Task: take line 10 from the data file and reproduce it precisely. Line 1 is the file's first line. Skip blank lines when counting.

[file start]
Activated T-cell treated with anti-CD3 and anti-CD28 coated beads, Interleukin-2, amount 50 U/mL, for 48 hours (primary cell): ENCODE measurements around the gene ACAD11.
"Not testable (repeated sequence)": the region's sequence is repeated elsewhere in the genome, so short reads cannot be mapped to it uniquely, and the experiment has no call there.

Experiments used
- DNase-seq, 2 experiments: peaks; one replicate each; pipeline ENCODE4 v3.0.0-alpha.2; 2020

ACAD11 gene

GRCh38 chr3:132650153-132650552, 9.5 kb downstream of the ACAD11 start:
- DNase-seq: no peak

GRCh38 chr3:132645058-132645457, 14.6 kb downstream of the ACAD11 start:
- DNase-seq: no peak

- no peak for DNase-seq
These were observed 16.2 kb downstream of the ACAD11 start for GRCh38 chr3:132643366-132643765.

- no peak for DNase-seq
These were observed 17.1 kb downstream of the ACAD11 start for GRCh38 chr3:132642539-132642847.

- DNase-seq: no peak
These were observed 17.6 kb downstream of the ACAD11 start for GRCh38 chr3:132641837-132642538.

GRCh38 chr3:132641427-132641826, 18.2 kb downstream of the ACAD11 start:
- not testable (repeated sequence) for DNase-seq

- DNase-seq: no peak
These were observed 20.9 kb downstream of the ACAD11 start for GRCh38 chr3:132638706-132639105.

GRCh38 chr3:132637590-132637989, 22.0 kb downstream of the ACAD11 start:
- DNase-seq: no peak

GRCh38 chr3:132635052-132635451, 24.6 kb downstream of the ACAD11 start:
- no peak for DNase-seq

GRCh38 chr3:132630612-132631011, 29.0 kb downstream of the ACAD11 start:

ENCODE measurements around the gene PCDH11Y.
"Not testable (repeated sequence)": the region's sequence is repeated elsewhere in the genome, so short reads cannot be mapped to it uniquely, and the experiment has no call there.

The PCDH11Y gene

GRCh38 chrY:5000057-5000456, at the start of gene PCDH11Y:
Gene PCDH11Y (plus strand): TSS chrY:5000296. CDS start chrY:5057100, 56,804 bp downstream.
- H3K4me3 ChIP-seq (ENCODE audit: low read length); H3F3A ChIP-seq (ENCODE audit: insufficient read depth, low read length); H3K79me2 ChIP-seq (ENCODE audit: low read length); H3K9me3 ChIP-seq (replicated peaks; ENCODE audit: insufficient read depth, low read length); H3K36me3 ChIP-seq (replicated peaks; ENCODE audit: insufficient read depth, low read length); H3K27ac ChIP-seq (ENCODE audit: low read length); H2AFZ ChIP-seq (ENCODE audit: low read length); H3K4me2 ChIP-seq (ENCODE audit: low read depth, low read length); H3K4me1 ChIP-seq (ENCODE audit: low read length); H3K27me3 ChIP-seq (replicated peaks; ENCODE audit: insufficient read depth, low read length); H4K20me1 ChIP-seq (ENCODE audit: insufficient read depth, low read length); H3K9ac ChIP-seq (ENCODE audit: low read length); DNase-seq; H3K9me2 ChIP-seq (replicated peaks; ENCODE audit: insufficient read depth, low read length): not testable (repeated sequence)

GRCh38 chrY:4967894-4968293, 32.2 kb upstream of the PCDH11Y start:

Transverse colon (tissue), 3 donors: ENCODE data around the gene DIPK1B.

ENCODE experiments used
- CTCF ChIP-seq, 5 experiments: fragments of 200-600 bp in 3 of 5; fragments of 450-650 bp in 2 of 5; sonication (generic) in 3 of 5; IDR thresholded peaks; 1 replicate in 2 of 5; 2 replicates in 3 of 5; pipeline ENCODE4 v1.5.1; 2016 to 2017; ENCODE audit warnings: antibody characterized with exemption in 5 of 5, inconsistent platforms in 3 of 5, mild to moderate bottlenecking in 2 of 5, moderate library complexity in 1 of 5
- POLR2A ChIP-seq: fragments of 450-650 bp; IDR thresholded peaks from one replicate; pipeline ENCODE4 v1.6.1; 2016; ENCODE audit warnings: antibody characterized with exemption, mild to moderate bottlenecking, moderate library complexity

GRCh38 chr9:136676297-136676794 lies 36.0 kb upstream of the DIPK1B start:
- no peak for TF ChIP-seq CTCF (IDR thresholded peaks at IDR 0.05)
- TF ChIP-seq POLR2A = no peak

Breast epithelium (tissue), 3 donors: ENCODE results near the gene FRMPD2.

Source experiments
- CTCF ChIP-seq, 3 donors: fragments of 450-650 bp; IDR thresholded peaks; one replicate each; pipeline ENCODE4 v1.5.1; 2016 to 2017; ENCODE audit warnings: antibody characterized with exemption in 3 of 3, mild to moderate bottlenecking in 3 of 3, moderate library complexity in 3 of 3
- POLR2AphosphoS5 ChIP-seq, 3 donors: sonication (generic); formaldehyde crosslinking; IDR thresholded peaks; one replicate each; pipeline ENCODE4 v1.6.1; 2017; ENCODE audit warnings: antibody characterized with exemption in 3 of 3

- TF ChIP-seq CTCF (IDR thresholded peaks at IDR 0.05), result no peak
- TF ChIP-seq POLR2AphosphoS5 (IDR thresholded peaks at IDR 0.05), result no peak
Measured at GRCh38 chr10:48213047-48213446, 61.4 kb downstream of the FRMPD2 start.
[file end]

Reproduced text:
- no peak for DNase-seq